Extreme medicine in Australia's Antarctic programme
The operational capacity of the AAD’s Polar Medicine Unit provides one of the many support functions necessary to achieve Australia’s goals in the Antarctic, Southern Ocean and subantarctic. The unit is highly specialised and efficient, yet not prominent till a serious health or medical event occurs.
Its critical functions include recruitment of wintering, deep field and voyage medical practitioners; medical, dental, laboratory and surgical training; preparation for deployment; provision and maintenance of medical supplies and equipment; and comprehensive medical and dental screening of expeditioners and ship’s crew. The unit also conducts research into biophysical and psychosocial aspects of human health in Antarctica.
The key to the success of Australia’s Antarctic medical support is the appropriately trained, generalist procedural medical practitioner – on station or on the ship – who is capable of dealing with a broad spectrum of medical possibilities, from appendicectomy to treatment of a broken leg, and the diverse range of mind and body ailments in between. However, the Polar Medicine Unit is also acutely aware of the limited sophistication of medical care possible by the lone doctor in Antarctica. The complete isolation of an Antarctic winter and the risks and potential impacts of summer operations do not allow for medical or operational complacency. These same risks are felt by those planning for space travel.
Comprehensive pre-departure medical screening is essential to our operations, given the limitations of the current medical support and logistics framework. Interestingly, the medical checklists and screening examinations over the past 15 years have produced consistently low numbers of unsuccessful candidates (see graph). Similarly, despite the extreme environment and potential risks for serious events, the consultation rates for both injury and illness from a trivial to a serious nature, have declined from 2–4 per person per year in the early 90s, to 1–2 per person per year today.
Satellite communication links to medical practitioners at head office, who have all wintered in Antarctica, enable critical e-health support on a ‘store and forward’ telemedicine basis, via narrow bandwidth networks. This allows telephone consultation and digital transmission of X-rays and clinical images 24 hours a day.
As technology advances, our doctors – on station or ships – are increasingly able to access professional and continuing education support. Technology also facilitates contact with a network of medical and dental specialists, many of whom have spent time in Antarctica. These advances aim to improve the health care of expeditioners from afar. E-health projects such as implementation of the AAD electronic health record will lead to further improvements in care.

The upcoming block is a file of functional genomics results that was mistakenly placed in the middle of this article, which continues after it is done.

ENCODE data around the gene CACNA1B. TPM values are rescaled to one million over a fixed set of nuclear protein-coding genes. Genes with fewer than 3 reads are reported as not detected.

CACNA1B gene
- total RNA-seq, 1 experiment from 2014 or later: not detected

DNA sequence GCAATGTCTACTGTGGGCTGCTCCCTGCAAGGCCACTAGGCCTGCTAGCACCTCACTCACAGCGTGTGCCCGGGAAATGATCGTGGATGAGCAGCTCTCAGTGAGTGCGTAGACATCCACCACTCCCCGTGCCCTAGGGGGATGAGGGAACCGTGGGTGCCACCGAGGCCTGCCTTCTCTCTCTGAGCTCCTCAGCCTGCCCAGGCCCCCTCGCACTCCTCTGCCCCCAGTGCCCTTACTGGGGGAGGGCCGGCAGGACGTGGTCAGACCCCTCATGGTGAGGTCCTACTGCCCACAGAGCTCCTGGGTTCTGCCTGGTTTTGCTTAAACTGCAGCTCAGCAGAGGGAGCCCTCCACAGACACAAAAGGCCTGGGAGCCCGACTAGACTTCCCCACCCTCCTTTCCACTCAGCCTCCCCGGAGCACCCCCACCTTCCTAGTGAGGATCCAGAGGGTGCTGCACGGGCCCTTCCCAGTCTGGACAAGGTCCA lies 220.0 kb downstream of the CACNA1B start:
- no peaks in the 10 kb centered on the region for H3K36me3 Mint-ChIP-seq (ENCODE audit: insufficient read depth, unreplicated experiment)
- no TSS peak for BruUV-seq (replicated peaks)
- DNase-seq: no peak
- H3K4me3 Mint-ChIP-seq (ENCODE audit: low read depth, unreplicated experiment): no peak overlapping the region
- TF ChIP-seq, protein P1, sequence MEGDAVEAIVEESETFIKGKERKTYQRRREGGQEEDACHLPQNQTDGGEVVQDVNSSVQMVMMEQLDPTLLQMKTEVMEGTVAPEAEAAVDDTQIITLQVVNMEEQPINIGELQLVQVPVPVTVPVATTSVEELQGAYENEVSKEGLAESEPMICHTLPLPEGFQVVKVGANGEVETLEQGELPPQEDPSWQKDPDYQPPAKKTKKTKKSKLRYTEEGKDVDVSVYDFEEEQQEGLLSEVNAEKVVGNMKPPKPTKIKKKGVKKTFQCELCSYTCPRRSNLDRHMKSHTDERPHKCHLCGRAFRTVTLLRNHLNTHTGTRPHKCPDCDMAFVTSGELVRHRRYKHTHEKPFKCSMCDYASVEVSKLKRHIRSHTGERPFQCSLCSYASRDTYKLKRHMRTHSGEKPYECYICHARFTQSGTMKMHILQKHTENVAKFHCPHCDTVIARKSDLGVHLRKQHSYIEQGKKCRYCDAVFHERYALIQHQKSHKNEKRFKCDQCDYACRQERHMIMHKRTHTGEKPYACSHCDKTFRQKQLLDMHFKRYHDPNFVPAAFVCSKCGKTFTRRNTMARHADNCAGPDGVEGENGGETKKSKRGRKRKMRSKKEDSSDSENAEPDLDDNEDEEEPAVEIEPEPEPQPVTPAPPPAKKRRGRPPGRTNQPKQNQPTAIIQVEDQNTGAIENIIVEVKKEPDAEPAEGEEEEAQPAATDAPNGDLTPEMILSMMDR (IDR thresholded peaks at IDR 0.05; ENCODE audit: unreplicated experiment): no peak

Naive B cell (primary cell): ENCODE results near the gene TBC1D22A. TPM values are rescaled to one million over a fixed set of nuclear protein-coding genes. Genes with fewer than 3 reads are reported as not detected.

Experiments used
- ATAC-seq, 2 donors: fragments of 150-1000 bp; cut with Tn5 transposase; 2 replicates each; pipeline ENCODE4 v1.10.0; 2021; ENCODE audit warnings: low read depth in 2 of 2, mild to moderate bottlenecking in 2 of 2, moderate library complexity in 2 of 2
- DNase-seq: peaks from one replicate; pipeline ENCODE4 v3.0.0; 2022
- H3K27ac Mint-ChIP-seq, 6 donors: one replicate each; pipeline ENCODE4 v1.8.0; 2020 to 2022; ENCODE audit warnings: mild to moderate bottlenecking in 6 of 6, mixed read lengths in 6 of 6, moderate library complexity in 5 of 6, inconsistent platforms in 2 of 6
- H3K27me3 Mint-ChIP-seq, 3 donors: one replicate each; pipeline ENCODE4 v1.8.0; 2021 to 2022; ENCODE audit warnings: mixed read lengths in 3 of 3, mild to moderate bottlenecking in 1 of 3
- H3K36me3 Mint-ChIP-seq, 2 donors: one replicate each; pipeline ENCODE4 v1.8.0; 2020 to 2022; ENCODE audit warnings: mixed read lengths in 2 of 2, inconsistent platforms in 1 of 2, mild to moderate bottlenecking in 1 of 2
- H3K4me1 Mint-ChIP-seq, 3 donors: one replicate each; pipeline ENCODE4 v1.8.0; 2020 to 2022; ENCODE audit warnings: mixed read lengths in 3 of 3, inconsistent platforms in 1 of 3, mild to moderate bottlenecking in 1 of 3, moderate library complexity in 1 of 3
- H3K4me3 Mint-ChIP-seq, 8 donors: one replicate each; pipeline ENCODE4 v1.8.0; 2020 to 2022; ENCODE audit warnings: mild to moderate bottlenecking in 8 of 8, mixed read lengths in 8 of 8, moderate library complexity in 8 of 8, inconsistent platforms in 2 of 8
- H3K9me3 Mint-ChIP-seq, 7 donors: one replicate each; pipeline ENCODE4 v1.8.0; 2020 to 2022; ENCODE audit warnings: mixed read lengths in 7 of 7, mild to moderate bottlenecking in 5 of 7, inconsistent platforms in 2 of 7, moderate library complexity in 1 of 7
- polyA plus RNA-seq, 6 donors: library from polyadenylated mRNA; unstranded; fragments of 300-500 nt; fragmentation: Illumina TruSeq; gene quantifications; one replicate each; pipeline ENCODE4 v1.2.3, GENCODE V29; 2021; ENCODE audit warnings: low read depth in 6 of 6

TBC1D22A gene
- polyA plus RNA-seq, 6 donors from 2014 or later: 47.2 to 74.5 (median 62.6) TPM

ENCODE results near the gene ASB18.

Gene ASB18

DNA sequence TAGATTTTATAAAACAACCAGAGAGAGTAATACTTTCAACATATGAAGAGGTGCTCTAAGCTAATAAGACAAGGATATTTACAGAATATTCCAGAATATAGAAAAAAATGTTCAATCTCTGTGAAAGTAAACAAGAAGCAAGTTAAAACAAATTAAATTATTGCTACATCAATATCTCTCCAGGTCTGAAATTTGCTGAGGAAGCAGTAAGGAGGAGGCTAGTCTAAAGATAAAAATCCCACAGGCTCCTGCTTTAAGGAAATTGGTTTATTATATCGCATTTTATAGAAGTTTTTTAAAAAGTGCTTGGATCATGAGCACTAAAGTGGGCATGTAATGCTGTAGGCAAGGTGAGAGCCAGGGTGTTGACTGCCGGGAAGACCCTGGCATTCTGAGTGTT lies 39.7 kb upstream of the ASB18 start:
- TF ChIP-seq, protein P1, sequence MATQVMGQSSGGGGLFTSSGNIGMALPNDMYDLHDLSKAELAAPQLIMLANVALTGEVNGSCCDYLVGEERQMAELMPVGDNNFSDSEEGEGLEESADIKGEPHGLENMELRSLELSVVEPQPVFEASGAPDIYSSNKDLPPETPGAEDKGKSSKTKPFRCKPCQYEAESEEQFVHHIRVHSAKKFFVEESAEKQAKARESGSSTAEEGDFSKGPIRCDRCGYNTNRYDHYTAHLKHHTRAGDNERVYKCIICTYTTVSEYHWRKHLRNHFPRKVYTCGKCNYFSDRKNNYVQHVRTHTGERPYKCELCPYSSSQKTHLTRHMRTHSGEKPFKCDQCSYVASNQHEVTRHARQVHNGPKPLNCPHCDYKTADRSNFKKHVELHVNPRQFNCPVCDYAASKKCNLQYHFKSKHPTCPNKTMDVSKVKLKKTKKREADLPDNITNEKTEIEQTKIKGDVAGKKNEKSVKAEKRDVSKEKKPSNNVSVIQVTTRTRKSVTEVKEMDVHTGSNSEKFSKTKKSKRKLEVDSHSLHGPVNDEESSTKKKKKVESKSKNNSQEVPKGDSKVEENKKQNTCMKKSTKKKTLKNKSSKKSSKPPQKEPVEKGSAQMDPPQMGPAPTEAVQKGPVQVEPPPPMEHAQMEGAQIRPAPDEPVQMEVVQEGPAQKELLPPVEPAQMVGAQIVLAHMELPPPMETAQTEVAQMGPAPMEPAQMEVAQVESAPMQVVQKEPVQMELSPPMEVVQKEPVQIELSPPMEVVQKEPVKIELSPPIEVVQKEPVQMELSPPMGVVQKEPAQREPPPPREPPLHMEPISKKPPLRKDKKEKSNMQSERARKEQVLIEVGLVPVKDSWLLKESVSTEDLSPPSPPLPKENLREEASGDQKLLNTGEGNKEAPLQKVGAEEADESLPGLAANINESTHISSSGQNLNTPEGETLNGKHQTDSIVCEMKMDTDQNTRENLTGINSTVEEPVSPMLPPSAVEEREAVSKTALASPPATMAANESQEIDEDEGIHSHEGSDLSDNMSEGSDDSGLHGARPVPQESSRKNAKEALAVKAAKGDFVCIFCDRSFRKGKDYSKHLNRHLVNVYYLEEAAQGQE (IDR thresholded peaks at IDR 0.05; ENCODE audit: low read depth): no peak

In response to the changing needs of Australia’s Antarctic programme, the Polar Medicine Unit recently designed and implemented a ‘containerised medical facility’ on chartered ships. It has also recently implemented an Antarctic aeromedical capability for deep field retrieval to stations, using the intra-continental CASA 212–400 aircraft, in case of emergency.
The Polar Medicine Unit contributes to the Australian Government’s Antarctic goals of maintaining Australia’s influence in the Antarctic Treaty system and undertaking work of practical, economic and national significance. It also contributes to Australia’s national research priorities by promoting and maintaining good health, conducting research in an extreme environment and supporting the safeguarding of Australia’s southern territories.
The AAD Human Biology and Medicine research programme, led by the chief medical officer, investigates human responses to, and interactions with, the Antarctic environment. The more we delve into the nature of small Antarctic groups arriving from temperate climates, the more questions arise. For example, what is the effect on the immune system of this geographic change? Is the observed immunosuppression and viral reactivation caused by psychological, hormonal or neuronal stressors? What triggers the changes in thermal physiology to cause acclimatisation?
The research programme also conducts psychosocial studies on small groups and individuals in isolation, and their positive resilience factors and adaptation responses, both on Antarctic stations and back home. These studies may provide insights into optimal psychological support at selection and during an expedition. They may also assist re-integration of expeditioners on return to Australia. Application of the research findings to humanitarian, military, disaster and other challenging environments is possible.
There are many other questions. How can we operate more safely and improve the health and wellbeing of expeditioners, and mankind in general, in challenging environments? Are the observed changes impacting on the health of Antarctic expeditioners in the short or the long term? Are they reversible or irreversible? How can we apply these findings to other extreme environments; to frontiers of industry and ultimately, space travel?
In the International Polar Year (2007–08), the Scientific Committee on Antarctic Research Expert Group on Human Biology and Medicine has proposed a multidisciplinary Arctic-Antarctic health research project. The project will provide an extraordinary opportunity for all polar researchers to study physiological, public and occupational health in polar regions, and to scale up studies of small populations in both the Antarctic and Arctic. The study will provide a legacy of ongoing databases, education and outreach, and will answer significant research questions on many facets of polar human biology and medical research.
Jeff Ayton, Chief Medical Officer, Polar Medicine Unit, AAD